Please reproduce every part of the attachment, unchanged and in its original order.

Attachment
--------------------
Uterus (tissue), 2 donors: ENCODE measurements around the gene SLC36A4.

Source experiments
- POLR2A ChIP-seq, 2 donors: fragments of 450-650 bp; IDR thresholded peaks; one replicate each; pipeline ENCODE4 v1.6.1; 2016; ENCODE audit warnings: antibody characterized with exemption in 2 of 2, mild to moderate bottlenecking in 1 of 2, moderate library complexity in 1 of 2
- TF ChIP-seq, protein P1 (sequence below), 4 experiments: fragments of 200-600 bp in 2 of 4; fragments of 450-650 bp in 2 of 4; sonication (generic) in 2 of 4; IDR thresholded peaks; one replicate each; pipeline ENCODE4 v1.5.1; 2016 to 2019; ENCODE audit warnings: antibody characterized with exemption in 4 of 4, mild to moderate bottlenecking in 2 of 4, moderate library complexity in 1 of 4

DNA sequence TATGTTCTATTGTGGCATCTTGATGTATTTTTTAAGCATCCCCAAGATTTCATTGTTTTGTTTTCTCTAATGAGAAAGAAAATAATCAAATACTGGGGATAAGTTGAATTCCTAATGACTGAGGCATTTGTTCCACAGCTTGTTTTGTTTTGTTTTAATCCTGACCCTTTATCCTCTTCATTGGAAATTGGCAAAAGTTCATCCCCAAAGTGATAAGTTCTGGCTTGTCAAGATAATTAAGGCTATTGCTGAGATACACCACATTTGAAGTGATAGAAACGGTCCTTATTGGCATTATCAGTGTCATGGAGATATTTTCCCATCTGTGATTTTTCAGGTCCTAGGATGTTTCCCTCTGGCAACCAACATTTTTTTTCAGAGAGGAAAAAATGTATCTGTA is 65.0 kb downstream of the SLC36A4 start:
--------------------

Uterus (tissue), 2 donors: ENCODE measurements around the gene SLC36A4.

Source experiments
- POLR2A ChIP-seq, 2 donors: fragments of 450-650 bp; IDR thresholded peaks; one replicate each; pipeline ENCODE4 v1.6.1; 2016; ENCODE audit warnings: antibody characterized with exemption in 2 of 2, mild to moderate bottlenecking in 1 of 2, moderate library complexity in 1 of 2
- TF ChIP-seq, protein P1 (sequence below), 4 experiments: fragments of 200-600 bp in 2 of 4; fragments of 450-650 bp in 2 of 4; sonication (generic) in 2 of 4; IDR thresholded peaks; one replicate each; pipeline ENCODE4 v1.5.1; 2016 to 2019; ENCODE audit warnings: antibody characterized with exemption in 4 of 4, mild to moderate bottlenecking in 2 of 4, moderate library complexity in 1 of 4

DNA sequence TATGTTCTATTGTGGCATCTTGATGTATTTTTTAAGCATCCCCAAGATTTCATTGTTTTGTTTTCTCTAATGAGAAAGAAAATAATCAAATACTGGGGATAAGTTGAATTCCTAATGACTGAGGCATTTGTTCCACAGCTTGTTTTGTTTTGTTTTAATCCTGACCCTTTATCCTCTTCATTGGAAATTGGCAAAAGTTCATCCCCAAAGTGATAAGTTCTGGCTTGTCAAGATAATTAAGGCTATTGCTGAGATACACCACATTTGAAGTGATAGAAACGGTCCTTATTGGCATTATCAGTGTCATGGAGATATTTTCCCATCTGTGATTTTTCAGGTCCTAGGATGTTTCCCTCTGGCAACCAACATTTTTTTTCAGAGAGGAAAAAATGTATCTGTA is 65.0 kb downstream of the SLC36A4 start: